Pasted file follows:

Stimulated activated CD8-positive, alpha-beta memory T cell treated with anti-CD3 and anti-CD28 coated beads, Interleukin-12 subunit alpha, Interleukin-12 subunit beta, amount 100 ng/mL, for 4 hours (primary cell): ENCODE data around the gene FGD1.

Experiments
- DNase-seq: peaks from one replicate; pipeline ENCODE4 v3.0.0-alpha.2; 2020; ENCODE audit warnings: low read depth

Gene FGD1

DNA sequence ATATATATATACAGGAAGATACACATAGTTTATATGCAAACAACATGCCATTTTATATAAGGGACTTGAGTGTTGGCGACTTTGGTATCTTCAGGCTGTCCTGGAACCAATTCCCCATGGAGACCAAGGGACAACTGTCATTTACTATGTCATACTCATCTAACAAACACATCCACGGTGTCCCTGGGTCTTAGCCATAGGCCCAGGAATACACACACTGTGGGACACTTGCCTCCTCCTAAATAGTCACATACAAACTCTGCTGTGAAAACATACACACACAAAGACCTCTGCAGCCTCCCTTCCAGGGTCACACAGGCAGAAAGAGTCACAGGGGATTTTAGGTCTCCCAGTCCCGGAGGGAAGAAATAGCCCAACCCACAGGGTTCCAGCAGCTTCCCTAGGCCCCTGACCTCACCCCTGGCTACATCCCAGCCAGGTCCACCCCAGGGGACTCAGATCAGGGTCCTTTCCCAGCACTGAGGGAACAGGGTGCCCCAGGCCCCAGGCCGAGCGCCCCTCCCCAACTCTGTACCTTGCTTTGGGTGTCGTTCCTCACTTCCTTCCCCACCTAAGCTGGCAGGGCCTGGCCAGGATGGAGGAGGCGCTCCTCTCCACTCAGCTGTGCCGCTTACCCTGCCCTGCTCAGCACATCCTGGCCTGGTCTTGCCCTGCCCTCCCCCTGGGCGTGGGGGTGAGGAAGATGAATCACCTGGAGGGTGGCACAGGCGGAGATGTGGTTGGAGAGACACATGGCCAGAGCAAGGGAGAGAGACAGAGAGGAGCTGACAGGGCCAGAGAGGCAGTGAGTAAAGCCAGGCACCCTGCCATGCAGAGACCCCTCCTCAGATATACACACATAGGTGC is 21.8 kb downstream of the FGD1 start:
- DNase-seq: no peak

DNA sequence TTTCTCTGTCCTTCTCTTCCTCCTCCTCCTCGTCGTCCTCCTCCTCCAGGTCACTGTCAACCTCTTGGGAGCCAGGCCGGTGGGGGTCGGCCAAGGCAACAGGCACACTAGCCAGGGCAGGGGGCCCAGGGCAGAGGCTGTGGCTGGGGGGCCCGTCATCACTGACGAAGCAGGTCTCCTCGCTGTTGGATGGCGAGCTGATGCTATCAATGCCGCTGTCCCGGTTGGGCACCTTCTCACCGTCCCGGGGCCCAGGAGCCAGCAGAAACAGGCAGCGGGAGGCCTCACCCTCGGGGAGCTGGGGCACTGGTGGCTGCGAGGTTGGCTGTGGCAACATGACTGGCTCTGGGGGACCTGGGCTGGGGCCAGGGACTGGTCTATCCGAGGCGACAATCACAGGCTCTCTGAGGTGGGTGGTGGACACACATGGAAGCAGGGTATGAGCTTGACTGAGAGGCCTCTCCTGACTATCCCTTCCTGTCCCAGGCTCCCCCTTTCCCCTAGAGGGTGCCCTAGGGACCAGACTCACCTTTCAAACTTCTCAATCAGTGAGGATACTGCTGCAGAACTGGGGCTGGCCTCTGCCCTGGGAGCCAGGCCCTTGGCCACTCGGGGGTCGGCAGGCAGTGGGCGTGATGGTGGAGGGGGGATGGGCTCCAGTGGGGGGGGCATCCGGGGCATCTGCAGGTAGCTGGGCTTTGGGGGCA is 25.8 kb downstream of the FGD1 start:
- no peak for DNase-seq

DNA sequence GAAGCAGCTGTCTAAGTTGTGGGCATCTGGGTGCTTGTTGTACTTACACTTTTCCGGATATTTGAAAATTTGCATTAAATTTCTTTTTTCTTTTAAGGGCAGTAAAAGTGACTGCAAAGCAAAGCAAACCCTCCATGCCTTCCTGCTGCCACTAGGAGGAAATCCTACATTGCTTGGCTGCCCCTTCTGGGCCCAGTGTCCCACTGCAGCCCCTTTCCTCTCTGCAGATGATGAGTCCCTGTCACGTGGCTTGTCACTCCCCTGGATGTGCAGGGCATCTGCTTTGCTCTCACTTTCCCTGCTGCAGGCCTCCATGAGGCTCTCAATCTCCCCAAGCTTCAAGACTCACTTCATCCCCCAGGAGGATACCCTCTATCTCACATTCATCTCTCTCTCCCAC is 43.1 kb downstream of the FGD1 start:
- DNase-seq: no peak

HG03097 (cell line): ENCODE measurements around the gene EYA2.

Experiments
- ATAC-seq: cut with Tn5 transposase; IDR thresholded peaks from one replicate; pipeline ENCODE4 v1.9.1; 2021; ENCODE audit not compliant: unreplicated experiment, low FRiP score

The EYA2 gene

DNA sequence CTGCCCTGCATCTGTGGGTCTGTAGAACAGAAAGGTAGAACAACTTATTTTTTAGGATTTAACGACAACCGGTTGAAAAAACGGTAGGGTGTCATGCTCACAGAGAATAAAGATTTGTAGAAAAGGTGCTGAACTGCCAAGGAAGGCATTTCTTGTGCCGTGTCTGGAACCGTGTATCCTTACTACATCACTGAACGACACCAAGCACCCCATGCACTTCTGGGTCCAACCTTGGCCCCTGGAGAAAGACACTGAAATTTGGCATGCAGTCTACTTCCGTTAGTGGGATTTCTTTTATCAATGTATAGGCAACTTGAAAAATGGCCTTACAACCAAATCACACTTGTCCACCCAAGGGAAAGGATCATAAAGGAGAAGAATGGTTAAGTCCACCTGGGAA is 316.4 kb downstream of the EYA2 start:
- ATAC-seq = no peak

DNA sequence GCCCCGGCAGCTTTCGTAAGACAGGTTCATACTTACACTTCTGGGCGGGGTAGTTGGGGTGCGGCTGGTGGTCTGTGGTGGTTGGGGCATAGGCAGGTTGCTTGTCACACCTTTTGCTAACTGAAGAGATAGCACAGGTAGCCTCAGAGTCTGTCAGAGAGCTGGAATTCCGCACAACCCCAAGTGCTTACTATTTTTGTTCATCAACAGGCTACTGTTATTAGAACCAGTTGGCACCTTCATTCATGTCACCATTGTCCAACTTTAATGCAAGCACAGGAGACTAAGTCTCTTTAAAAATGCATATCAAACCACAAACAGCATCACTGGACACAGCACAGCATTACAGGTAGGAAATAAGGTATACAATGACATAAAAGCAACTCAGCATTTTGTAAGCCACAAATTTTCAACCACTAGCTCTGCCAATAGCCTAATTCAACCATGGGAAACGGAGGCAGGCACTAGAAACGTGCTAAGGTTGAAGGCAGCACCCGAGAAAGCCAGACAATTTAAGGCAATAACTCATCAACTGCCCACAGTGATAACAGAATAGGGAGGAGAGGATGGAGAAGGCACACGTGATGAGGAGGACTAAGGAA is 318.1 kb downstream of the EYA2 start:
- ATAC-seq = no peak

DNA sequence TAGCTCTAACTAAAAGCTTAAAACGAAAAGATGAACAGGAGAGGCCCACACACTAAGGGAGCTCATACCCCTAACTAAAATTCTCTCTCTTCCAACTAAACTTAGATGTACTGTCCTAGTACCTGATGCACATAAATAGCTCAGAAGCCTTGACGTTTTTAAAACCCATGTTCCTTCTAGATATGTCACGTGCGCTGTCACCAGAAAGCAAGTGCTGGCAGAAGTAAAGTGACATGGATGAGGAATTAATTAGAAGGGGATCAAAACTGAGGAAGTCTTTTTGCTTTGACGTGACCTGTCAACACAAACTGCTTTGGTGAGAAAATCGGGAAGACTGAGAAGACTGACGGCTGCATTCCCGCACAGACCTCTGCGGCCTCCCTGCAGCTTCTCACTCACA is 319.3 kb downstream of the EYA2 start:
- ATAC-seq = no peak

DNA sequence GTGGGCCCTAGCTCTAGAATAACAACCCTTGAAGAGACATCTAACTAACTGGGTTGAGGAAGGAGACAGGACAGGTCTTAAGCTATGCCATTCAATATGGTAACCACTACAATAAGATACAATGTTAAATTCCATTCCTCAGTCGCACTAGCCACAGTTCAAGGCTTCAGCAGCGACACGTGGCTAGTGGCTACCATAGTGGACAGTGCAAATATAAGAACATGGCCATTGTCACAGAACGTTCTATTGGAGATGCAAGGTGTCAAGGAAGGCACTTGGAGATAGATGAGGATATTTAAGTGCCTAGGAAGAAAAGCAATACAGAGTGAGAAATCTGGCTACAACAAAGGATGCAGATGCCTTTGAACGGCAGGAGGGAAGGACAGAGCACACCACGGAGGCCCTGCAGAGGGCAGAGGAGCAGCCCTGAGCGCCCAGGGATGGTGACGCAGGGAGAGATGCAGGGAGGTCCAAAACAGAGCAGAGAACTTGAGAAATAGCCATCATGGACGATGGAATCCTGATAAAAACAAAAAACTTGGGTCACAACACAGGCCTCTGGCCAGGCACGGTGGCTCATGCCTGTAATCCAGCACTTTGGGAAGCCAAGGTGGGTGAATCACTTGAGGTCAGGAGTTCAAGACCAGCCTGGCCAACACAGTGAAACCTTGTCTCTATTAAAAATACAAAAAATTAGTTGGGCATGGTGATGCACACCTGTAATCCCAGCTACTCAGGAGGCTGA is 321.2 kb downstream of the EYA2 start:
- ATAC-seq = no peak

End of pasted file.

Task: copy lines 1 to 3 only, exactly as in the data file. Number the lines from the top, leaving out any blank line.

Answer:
Stimulated activated CD8-positive, alpha-beta memory T cell treated with anti-CD3 and anti-CD28 coated beads, Interleukin-12 subunit alpha, Interleukin-12 subunit beta, amount 100 ng/mL, for 4 hours (primary cell): ENCODE data around the gene FGD1.

Experiments
- DNase-seq: peaks from one replicate; pipeline ENCODE4 v3.0.0-alpha.2; 2020; ENCODE audit warnings: low read depth